To combat this potential issue, you can either run an inline filter to protect you fuel system, etc. or you can run a batch of 93 octane once every 5 or so E85 fills. The gasoline will loosen and remove the deposits, but all may cause "hot spotting" on your pistons if you have a solid amount of deposition in your system.

The best best is an inline filter if you are worried about getting a bad batch of E85.
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Old Apr 14, 2011, 11:13 AM
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thank you cheb! can you provide me with a link where i can purchase this in-line filter so i can have some piece of mind when pumping e85
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Old Apr 14, 2011, 11:35 AM
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I Been thinking of going to E85 too.. Is any of y'all car is DD.

Thanks..
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Old Apr 14, 2011, 11:36 AM
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As stated cold starts can be had with a good tune. Also note the cold weather mileage on the trip meter. if I can daily drive with it year round in Minnesota anybody should be able to.

http://www.youtube.com/watch?v=qcgejK5IDs0

Enjoy e85

Last edited by kruthles; Apr 14, 2011 at 11:39 AM.
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Old Apr 14, 2011, 11:53 AM
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^
i should work on my cold start lol
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Old Apr 14, 2011, 11:57 AM
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Originally Posted by gymnasty View Post
thank you cheb! can you provide me with a link where i can purchase this in-line filter so i can have some piece of mind when pumping e85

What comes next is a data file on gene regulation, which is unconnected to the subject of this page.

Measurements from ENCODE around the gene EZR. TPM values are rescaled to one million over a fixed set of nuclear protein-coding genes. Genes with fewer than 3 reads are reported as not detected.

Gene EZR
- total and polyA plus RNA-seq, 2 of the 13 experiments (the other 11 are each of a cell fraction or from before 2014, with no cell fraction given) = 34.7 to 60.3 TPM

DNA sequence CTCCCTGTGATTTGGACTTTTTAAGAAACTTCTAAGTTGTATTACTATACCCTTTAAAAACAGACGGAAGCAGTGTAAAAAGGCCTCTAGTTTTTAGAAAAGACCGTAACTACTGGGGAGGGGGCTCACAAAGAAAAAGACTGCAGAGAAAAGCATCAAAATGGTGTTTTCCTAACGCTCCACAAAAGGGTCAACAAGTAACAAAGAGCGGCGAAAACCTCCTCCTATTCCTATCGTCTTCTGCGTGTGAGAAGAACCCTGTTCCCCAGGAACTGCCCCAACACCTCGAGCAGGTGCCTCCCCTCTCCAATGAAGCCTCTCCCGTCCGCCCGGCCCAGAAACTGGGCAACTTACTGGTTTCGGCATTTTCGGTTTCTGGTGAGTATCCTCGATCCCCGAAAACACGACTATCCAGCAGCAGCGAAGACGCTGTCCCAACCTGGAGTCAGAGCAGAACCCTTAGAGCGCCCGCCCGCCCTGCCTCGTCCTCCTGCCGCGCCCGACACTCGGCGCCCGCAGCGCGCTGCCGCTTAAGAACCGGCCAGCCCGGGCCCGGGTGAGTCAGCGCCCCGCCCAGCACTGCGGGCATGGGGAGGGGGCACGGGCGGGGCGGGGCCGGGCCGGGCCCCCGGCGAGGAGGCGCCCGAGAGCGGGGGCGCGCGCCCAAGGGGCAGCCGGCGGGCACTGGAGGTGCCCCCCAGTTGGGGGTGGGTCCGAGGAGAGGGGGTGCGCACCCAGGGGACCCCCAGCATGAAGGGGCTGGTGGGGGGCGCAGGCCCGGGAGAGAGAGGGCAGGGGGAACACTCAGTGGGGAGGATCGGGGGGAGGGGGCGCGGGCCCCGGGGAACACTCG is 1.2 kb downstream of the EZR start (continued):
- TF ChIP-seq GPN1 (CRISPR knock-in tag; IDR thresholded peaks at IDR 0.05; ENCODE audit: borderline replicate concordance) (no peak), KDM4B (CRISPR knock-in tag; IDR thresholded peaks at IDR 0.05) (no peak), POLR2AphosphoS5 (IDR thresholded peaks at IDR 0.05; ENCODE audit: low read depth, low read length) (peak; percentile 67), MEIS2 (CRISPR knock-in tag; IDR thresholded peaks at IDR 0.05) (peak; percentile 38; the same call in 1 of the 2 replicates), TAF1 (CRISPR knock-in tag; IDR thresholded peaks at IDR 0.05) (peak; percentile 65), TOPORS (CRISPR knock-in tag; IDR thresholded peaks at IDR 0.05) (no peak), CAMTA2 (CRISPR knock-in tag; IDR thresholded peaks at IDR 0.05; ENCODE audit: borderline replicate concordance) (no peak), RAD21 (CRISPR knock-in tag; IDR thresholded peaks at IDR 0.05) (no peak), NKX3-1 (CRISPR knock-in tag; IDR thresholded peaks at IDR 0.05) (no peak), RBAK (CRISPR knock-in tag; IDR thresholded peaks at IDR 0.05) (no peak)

Here is one that I have seen used with great success...
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Old Apr 14, 2011, 12:04 PM
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Originally Posted by bonsuz01 View Post
I Been thinking of going to E85 too.. Is any of y'all car is DD.

Thanks..
i daily my car.
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Old Apr 14, 2011, 01:22 PM
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I DD'ed my car on e85 for over a year one thing i noticed was that cold timing trim helps with e85 if your one of those people that just hops in and goes like i do. Before the engine warms up fully e85 tends to have ignition blowout if you reach any level of boost. The solution for me was to create a timing reduction trim using the warm up timing trim table and the wamup trim percentage table to phase it out gradually as the car got warmer.

E85 also seemed to like substantially more fuel when the engine temp dropped below 60F the fuel to get the car to reliably kick over with initial fuel pulse rising much more than regular gas.

Another warmup table touched I found it easier to make the car run slightly rich on warmup with maf comp vs engine temp so cold engine performance wasn't as effected. I live in a place with a pretty large and steep driveway so you need more than the average amount of power to make it and having the car go lean wasn't an option.
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Old Apr 14, 2011, 02:28 PM
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Originally Posted by kruthles View Post
As stated cold starts can be had with a good tune. Also note the cold weather mileage on the trip meter. if I can daily drive with it year round in Minnesota anybody should be able to.

http://www.youtube.com/watch?v=qcgejK5IDs0

Enjoy e85
wow i was expecting something really rough and nasty lol
looks just like a normal start but a bit slower. i can live with that
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Old Apr 14, 2011, 02:38 PM
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Like everyone else stated cold starts have been my only issue and my tuner got it to where im starting second crank every time even in -40 weather. The only other downside is the few amount of gas stations but other than that its great. Enjoy!